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Northern Lights (the Way)! A Closer Look at Canadian Legalization and Why it Matters

Oh, Canada. North America’s ‘other white meat.’ The great frozen paradise of the north, land of venison, Slurpees, mounted police, the aurora borealis, and a head of state who isn’t orange. And come October 17 of this year, the land of legal weed. Wait, what? Legal weed? Yes, you read that correctly. But don’t call it weed. That’s pejorative.

Of course, Canada beat us to it. Face it; Canada’s always just a little cooler than us, a little more progressive and a little less—well—dickish. If the U.S. is the star quarterback of the high school, Canada is his quiet, bookish younger brother, not as popular, but far more pleasant to be around. The U.S. can kick ass, raise hell and throw a hell of a bomb, but Canada can kick back and nerd out with you about your vinyl collection and the macabre brilliance of Leonard Cohen. The U.S. likes to make fun of Canada, mostly because he’s mild-mannered, friendly to the dweebs, and articulately spoken, but secretly, the U.S. wishes he could be Canada, or at least more like him. When no one’s around, he asks Canada what bands he should play in the car when he’s taking a girl out, along with what authors he should pretend to have read. Canada’s sorry about Nickelback, though. That was just the aftermath of some gas station poutine washed down with too much Molson Ice.

But OK, so our friends to the north have legalized cannabis. Good for them. Why do we care? We’re changing up our vacation plans, yes, but besides that, why should Canada’s actions matter to us? Well, about that . . .

First, this isn’t just a state like Washington or Colorado thumbing its nose at the feds and doing what it wants. This is a sovereign nation legalizing at the federal level, with the full participation and compliance of the provinces (that’s Canadian for ‘states.’) This means inter-provincial commerce, hassle-free banking, sanctioned medical studies, and accurate national statistics on legalization’s effect. These are important elements to follow, in a sense, a series of tests to help us understand how a legal market might eventually work here. Obviously, we could have gathered a lot of this from Uruguay, but let’s face it; the old white guys in Washington don’t pay attention to Latin America unless there is oil, communists or cocaine involved.

United Nations Logo

Second, and equally important, one more sovereign nation has willfully breached the U.N. treaties on controlled substances. Why does this matter? Because, believe it or not, those treaties are the invisible hurdles to legalization here at home. Canada’s move is, essentially, an act of civil disobedience on the international level, and if you’ve studied history, you know that civil disobedience is weapon number one in the arsenal of progress.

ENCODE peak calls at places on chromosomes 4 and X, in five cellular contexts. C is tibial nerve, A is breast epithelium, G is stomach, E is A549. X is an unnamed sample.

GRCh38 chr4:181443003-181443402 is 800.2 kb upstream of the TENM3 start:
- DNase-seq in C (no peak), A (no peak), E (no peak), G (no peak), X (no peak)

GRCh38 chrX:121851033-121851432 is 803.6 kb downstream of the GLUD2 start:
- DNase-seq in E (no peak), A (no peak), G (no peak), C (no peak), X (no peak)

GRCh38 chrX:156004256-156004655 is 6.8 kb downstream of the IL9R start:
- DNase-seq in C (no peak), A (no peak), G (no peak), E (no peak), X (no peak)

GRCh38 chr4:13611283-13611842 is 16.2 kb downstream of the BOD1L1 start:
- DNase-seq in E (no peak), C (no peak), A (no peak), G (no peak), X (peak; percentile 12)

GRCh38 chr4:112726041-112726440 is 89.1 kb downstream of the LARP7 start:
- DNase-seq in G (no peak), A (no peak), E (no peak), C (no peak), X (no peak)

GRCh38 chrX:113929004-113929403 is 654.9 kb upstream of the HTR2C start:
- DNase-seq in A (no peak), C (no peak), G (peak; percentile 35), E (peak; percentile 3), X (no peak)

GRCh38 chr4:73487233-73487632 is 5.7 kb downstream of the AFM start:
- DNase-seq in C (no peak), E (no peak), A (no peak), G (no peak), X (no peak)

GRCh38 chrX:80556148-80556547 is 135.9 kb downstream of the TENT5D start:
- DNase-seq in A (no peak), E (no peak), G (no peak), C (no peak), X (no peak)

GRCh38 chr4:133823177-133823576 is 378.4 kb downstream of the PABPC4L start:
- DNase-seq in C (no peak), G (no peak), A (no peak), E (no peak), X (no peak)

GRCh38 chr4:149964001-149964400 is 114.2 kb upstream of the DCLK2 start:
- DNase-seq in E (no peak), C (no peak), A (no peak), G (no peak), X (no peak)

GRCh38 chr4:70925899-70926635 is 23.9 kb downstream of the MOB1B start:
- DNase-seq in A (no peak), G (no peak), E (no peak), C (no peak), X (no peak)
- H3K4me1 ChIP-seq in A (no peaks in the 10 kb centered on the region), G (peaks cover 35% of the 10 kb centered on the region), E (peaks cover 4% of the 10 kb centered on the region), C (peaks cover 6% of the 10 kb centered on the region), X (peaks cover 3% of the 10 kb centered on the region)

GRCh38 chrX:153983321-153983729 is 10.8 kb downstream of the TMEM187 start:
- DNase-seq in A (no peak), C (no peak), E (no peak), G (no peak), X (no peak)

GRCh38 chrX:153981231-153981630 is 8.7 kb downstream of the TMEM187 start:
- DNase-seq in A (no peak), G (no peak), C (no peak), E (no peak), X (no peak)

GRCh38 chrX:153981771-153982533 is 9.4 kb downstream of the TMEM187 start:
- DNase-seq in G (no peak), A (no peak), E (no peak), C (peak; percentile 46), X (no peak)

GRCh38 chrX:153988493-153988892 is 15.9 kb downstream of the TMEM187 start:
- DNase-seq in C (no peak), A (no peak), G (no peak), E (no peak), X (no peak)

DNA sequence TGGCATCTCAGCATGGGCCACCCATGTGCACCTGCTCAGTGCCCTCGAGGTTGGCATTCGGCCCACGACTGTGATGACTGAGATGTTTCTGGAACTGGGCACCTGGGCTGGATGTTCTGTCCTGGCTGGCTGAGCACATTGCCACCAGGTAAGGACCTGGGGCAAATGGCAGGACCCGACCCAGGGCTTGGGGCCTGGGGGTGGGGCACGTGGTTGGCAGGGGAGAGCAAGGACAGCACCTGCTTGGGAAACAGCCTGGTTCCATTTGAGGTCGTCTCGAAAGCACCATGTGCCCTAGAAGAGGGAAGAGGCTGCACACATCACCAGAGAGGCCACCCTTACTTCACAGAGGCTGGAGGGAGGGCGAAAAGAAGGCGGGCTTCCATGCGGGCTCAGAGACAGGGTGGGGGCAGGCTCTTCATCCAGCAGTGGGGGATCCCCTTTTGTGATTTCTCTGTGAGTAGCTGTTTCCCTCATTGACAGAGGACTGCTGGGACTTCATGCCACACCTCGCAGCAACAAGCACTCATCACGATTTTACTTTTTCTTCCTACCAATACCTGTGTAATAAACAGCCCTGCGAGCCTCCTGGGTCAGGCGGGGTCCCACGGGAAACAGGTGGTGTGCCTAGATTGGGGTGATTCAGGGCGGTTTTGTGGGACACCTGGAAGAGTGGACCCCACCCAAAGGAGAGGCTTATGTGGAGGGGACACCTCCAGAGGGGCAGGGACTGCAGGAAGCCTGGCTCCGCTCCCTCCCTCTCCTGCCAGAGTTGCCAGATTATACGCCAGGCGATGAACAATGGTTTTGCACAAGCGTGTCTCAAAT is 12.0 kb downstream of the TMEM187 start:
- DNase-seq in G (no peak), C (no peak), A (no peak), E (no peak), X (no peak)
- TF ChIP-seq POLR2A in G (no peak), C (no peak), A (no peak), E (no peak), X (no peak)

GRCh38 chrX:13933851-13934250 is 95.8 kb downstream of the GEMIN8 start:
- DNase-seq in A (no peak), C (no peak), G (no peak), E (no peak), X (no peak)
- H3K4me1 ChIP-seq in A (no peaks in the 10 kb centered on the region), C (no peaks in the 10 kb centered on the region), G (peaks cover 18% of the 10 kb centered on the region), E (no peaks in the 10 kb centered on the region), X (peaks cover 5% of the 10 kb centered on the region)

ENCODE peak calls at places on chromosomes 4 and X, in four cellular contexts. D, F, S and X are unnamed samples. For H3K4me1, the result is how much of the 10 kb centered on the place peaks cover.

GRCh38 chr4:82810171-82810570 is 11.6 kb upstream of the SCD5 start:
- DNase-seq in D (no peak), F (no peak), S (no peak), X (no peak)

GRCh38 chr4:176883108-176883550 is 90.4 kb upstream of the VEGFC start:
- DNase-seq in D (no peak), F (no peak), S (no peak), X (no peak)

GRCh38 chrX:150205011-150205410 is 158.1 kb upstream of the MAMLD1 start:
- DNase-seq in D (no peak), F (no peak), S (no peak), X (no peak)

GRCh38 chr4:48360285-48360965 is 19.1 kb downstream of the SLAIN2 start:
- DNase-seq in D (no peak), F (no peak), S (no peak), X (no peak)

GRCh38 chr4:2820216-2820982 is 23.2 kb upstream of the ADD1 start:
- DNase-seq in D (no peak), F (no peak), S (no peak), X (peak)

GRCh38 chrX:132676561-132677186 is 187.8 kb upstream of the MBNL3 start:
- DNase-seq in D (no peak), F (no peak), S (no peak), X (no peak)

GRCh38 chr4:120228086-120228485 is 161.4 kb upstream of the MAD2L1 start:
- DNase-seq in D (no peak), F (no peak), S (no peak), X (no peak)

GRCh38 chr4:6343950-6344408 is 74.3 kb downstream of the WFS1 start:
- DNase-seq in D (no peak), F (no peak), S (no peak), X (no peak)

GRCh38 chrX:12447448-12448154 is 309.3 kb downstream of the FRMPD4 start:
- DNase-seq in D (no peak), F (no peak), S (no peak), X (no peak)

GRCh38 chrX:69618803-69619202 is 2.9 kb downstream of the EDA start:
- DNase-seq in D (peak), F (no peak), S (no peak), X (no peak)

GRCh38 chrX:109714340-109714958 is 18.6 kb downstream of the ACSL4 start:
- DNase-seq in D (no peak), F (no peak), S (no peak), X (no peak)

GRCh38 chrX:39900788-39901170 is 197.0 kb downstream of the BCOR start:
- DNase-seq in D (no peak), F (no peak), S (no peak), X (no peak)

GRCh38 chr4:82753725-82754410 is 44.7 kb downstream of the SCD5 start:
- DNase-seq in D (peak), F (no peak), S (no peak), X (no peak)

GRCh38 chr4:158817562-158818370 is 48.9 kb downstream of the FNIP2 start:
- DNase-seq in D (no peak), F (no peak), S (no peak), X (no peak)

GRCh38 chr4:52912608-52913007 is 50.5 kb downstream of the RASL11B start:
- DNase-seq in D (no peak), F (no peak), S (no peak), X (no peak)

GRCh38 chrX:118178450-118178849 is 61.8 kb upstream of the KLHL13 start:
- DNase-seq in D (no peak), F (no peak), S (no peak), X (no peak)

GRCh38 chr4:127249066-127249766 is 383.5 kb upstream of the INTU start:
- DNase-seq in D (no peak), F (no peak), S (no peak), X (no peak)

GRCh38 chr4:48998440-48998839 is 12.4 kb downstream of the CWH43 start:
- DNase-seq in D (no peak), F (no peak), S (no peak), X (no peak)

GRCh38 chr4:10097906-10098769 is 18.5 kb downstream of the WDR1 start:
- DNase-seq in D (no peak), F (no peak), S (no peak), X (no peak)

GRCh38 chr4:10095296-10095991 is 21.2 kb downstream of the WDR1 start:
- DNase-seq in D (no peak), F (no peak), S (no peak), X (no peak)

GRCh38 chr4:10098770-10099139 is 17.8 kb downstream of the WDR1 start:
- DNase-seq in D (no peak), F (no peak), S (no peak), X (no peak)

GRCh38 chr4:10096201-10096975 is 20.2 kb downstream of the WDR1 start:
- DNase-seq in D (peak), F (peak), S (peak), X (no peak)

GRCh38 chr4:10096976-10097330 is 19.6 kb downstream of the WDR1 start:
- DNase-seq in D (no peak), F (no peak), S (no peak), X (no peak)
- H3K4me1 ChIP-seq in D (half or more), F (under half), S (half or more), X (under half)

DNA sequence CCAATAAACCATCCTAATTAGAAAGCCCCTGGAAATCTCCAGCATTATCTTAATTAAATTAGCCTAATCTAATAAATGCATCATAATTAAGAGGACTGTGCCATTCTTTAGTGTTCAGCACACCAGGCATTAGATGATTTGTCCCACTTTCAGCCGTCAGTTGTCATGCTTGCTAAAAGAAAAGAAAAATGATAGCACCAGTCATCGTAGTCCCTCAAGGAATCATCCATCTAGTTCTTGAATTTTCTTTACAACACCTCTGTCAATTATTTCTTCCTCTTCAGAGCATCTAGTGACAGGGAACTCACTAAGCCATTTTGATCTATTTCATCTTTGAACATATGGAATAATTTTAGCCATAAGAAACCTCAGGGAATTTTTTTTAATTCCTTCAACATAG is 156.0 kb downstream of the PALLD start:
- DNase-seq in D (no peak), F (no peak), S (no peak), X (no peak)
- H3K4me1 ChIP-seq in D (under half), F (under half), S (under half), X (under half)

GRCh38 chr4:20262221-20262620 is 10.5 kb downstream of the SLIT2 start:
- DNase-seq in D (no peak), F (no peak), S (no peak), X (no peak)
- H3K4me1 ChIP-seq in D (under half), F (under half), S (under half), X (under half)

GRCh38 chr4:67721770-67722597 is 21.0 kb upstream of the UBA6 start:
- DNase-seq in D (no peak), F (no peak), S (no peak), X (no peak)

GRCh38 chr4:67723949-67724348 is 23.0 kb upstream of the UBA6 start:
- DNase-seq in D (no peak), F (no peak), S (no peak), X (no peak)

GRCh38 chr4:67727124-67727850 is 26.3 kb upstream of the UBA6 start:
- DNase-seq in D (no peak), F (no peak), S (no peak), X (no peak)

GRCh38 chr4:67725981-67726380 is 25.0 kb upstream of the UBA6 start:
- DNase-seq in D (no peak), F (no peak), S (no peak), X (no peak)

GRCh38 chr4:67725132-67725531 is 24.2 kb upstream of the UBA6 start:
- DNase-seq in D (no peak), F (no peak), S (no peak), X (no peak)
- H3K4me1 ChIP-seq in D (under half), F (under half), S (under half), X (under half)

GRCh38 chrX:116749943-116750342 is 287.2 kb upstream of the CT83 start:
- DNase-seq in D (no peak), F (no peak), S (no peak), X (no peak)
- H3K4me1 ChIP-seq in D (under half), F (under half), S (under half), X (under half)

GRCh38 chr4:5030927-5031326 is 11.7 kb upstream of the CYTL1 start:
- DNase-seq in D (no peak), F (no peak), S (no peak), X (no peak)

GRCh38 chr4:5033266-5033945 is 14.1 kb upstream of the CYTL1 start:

Finally, Bill C-45 (Canada’s legalization bill) contains provisions governing accessories, and there is no denying that our two markets are intertwined. Otherwise, CHAMPS Toronto would’ve never happened.

So, pay attention; this is important. Luckily for you, we read the whole bill, so you don’t have to. Keep in mind, though, that this is barely the tip of the iceberg; just the most pertinent points in a bill that’s over 100 pages. THIS IS NOT LEGAL ADVICE.

  1. Adults 18 years of age and older can legally carry up to 30 grams (that’s just over one ounce) of dried cannabis, or the relative equivalent of concentrates, edibles, etc.
  2. Adults 18 years of age and older can cultivate up to four plants. However, that’s also per household, meaning that two adults in one house aren’t allowed to grow eight plants. The number is still four. (Provincial law on this subject varies; Quebec and Manitoba are banning home cultivation.)
  3. Extraction using a flammable solvent such as butane is a big no-no.
  4. While it is highly illegal to sell cannabis to a minor, under the new legislation, possession by a minor is only prosecutable if it’s over five grams. The intent is to avoid over-prosecuting kids for minor possession, but the language of the law has been a useful scare tactic for Canada’s remaining prohibitionists.
  5. The marketing of cannabis and cannabis accessories will be extremely limited. No giveaways, no contests, no drawings, no freebies of any kind, no endorsements, no testimonials, no packaging or labels with the likeness of animals, characters or persons, no associating with glamor, recreation, excitement, vitality, etc., no marketing of any kind that could appeal to minors; basically, no marketing of any kind, save the basic, dry facts of the product. This is important to keep in mind, as it eliminates a large swathe of the brands and accessories currently on the market. All of those accessories with Cheech and Chong, Rick and Morty etc. will likely have to be pulled from the shelves. So too, will brands such as Marley Naturals, Amber Rose Kandypens, Snoop Dogg’s G-Pen, et al.
  6. The restrictions highlighted above in Item 5 do not apply to business-to-business commerce. That means HQ Magazine and the contents therein are still legal in Canada (hooray!).
  7. Paragraph 139 of the bill leaves the government’s power to issue further regulations pretty much open-ended. Therefore, the rules listed here are only the beginning.
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